GOLF’s Top 100 course panelists are among the most respected and well-traveled course evaluators in the game. They’re also keen to share their opinions. For this GOLF.com series, we have granted them anonymity and turned to them for their unvarnished views on all matters course-related. The goal is not only to entertain you but also to give you a better understanding of how GOLF’s panelists assess courses. In this edition, we’ve asked four of our experts to share their takes on big, bad Bethpage Black heading into the 2019 PGA Championship, and whether it lives up to its fearsome reputation.
Meet our panel:
Panelist 1: Panelist since 2006; has played 99 of current World Top 100
Panelist 2: Panelist since 2006; has played 79 of the current World Top 100
Panelist 3: Panelist since 2011; has played 88 of the current World Top 100
Panelist 4: Panelist since 2017; has played 63 of current World Top 100.
Is Bethpage Black more or less difficult than its fearsome reputation? Why? Any courses you have played that are more difficult?
Panelist 1: Less difficult, much so, because its putting surfaces are flattish and not nearly as treacherous as courses like Winged Foot, Merion, Oakland Hills et al. Bethpage is long, strategic, relatively narrow (with above average-length rough) and well-bunkered. These factors make the “regular” set-up for amateurs very difficult. But if set-ups are comparable, I think that many courses including Winged Foot and Oakmont are more difficult.
Panelist 2: Less difficult than that Double Black Diamond sign on the first tee indicates, but more difficult to walk than expected. A long day’s march! If you accept bogey, it’s very manageable. Kiawah Ocean Course and Blackwolf Run River are more difficult to score on. Oakmont is much harder on the greens. Pine Valley is the toughest to hit a recovery shot on the green.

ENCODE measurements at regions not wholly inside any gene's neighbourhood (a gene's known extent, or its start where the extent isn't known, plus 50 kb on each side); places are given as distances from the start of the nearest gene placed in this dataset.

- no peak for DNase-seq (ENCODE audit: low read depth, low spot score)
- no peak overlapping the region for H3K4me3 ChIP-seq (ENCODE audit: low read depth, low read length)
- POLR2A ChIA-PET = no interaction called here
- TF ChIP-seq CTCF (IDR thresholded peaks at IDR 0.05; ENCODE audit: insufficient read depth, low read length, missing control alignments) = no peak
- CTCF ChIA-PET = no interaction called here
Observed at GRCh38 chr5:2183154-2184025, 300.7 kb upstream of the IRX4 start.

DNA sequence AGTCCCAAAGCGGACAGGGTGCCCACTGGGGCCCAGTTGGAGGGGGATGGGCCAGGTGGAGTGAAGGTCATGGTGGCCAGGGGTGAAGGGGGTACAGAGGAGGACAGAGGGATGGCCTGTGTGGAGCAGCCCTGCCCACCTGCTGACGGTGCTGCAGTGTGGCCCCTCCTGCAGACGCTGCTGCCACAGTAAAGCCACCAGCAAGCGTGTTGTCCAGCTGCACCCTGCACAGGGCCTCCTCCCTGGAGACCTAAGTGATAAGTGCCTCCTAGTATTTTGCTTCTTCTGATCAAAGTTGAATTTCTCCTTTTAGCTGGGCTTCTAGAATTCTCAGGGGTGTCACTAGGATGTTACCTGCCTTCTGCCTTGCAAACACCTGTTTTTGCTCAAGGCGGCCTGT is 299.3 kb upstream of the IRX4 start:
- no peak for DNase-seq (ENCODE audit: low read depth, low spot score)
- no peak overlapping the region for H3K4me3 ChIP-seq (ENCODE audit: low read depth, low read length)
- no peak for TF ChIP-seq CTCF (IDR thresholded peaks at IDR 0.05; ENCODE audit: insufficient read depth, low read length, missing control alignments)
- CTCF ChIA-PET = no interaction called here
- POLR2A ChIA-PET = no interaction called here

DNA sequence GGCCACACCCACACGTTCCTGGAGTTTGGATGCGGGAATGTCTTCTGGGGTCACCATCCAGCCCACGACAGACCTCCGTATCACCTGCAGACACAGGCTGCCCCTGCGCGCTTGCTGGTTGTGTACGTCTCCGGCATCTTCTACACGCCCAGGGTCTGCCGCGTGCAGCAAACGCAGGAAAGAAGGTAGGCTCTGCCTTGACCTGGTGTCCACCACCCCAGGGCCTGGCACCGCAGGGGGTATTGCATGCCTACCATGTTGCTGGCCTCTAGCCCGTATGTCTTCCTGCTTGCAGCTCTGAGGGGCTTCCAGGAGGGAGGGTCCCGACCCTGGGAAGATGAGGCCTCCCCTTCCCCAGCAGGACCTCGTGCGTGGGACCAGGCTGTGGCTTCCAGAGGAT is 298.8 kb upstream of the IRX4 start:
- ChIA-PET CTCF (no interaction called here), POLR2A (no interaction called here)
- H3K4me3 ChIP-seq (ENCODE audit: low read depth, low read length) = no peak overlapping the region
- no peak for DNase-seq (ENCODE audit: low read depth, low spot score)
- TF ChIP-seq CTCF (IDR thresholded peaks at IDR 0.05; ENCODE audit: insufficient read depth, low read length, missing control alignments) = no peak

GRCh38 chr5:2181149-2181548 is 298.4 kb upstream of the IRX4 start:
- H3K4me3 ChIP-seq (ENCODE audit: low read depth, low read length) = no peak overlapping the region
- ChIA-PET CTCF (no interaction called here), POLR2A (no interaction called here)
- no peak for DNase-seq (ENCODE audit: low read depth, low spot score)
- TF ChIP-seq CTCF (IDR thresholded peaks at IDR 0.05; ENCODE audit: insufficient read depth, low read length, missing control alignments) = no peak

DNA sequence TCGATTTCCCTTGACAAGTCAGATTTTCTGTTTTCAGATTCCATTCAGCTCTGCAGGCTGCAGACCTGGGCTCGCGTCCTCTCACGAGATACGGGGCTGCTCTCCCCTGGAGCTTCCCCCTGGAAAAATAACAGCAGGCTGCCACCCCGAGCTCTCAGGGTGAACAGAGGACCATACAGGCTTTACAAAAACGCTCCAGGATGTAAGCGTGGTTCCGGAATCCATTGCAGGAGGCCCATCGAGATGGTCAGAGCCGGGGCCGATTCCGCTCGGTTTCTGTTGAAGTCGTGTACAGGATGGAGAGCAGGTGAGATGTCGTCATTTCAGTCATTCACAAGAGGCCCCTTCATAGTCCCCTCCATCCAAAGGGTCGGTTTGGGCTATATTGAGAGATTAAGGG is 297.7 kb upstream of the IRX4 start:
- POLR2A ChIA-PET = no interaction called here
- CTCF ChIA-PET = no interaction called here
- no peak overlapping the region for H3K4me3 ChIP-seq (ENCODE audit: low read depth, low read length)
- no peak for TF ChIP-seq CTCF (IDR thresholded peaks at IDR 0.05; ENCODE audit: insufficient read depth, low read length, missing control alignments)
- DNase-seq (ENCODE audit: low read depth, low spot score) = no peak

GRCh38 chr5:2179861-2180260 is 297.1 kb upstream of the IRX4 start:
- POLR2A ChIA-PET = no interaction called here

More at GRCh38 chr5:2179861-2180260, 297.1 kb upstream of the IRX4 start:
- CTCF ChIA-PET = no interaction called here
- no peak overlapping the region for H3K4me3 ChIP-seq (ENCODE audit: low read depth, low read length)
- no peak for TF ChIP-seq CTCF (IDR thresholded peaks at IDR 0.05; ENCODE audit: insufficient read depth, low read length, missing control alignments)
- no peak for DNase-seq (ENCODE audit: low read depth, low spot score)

Panelist 3: While undoubtedly the toughest muni course around, it pales in difficulty when compared to the likes of Oakmont, Butler National, Pine Valley, Winged Foot, or Kiawah. Tee-to-green at Bethpage Black is quite demanding, yet once on the dance floor, the putting surfaces aren’t nearly as challenging.
Panelist 4: Less difficult as compared to courses like Oakmont and Merion. I agree that the greens are much more manageable.
What is the hardest/scariest hole?
Panelist 1: The par-4 16th. It’s very long and narrow. Missing the fairway virtually precludes hitting the very elevated green and any recovery is very challenging. Plus, even though it’s been recently muted, it is the course’s most severe putting surface.
Panelist 2: The 16th. Over 450 yards, even from the whites. At this point, the prospects of a birdie coming in are dim.
Panelist 3: The 15th remains the hardest hole. Errant drives leave little chance of reaching the heavily sloped and well-perched green. Despite its recent neutering, the slope on No. 15 make it the scariest two-putt. Five deserves an honorable mention for its acute premium it puts on hitting an accurate tee shot.
Panelist 4: The 16th, unless you stripe it down the middle.
What hole would you change/improve and how would you do it?
Panelist 1: The 18th is a bit of a downer, with big bunkers right and left off the tee and a relatively large, flattish green. Significant changes would require land from the Red Course but an angled drive would be preferred. For that matter, I prefer the closing hole on the Red Course to this one.
Panelist 2: The 18th. Almost out of character with the rest of the course. Tight driving area. In general, what I’d improve is the conditioning on the whole course. “Ragged” is the best word for the few times I’ve played it.
Panelist 3: Yep, 18 is the hands-down candidate. The obvious solution is to borrow some land from the Red Course, yet absent that, I’d lose the overdone Rees Jones pinch bunkering and move the green 40 yards to the right.
Panelist 4: See above. No drama on second shot and green is nondescript.
The Black Course was designed by A.W Tillinghast, one of the most prolific golf architects of all time. Give us your top 5 Tillinghast courses.
Panelist 1: Winged Foot West, Somerset Hills, Baltusrol (Upper), Shawnee-on-Delaware (original), San Francisco
Panelist 2: San Francisco, Somerset Hills, Quaker Ridge, Winged Foot West, Kansas City Country Club
Panelist 3: Somerset Hills, San Francisco Golf Club, Winged Foot West, Bethpage Black, Baltimore Country Club-Five Farms
Panelist 4: Somerset Hills, San Francisco Golf Club, Bethpage Black, Baltusrol (Lower), Baltimore Country Club (Five Farms)
In terms of quality of design, please rank your top three public-access courses on the major rota in the United States?
Panelist 1: Pebble Beach, Bethpage Black, Ocean Course at Kiawah
Panelist 2: Pebble Beach, Whistling Straits, Bethpage Black
Panelist 3: Pebble Beach, Pinehurst #2, Ocean Course at Kiawah
Panelist 4: Pebble Beach, Whistling Straits, Bethpage Black
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